Home » Letters » ‘Dying’ To Live Again?

Question: I came across a Reuters news item titled the above (without the question mark). The article read,

‘For a small fee, one can have a go at the ultimate of second chances – the chance to die, rise again, and make a fresh start in life. At Wat Prommanee temple in Thailand’s Nakhon Nayok province, about 100km east of Bangkok, hundreds of Buddhist believers take turns climbing into one of nine coffins at 9.09am and 1.09pm every day. The unusual resurrection service lasts about 90 seconds for each group and is believed to wash away bad luck and prolong life. Once in the coffins, visitors hold a banquet of flowers, whisper some prayers, then lie down and “die”. Monks pass a white cloth over the coffins, triggering the symbolic death and sucking up the bad karma.’ (See http://www.asiaone.com/static/multimedia/gallery/110530_die for pictures)

Is this a genuine Buddhist practice?

Answer: Unless the temple has a clear and valid explanation of how it works, it doesn’t seem so. You can read more views about this ceremony in a review of a movie called ‘The Coffin’, which was inspired by this recent phenomenon: http://www.buddhistchannel.tv/index.php?id=12,7322,0,0,1,0 (Lying in ‘The Coffin’ to Contemplate Death?)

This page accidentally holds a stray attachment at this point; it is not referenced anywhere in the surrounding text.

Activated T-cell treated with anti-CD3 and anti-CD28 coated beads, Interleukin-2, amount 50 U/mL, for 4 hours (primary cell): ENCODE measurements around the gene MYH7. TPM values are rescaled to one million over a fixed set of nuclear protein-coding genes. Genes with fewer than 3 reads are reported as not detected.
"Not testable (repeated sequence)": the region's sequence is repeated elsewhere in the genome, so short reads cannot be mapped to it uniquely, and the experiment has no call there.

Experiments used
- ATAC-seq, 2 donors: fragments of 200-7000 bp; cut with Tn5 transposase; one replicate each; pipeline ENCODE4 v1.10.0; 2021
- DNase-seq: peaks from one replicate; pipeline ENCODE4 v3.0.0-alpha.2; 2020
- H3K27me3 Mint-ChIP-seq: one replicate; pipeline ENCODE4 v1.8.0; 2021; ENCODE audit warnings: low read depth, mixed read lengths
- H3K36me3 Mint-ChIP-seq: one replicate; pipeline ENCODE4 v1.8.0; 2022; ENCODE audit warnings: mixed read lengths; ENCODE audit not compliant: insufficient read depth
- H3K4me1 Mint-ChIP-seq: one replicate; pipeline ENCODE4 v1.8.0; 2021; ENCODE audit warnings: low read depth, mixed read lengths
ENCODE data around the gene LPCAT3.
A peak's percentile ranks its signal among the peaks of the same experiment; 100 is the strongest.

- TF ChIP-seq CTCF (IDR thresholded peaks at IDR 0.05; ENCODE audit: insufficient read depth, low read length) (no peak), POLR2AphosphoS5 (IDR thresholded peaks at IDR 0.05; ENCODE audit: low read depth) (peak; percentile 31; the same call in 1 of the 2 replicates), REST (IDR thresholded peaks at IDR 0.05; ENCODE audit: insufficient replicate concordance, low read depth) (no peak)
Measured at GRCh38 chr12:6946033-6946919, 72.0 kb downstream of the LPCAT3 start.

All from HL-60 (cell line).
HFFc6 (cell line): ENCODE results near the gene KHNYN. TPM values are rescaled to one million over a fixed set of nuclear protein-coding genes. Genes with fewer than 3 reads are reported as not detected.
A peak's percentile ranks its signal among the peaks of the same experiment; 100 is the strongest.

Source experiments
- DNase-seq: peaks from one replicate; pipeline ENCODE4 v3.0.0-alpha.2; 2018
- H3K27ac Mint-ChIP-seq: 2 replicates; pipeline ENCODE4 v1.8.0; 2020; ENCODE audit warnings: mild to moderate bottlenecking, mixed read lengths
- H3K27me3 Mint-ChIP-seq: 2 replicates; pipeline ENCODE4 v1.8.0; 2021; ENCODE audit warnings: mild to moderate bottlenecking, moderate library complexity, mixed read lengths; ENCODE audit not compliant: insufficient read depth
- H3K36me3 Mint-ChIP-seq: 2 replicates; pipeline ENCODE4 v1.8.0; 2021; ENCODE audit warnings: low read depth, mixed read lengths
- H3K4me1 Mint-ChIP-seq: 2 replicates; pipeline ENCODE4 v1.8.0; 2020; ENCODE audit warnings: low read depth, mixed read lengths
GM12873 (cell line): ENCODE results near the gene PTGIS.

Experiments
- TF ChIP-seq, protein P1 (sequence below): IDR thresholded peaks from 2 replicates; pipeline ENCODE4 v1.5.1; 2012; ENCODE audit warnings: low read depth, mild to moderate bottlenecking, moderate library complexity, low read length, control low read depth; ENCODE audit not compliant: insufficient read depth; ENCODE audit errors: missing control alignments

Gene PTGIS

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One Response to “‘Dying’ To Live Again?”

  1. The act is merely symbolic.

    If karma can be changed by rituals, temples would be kept very busy and there would be no need for teachers and practising the Dharma.

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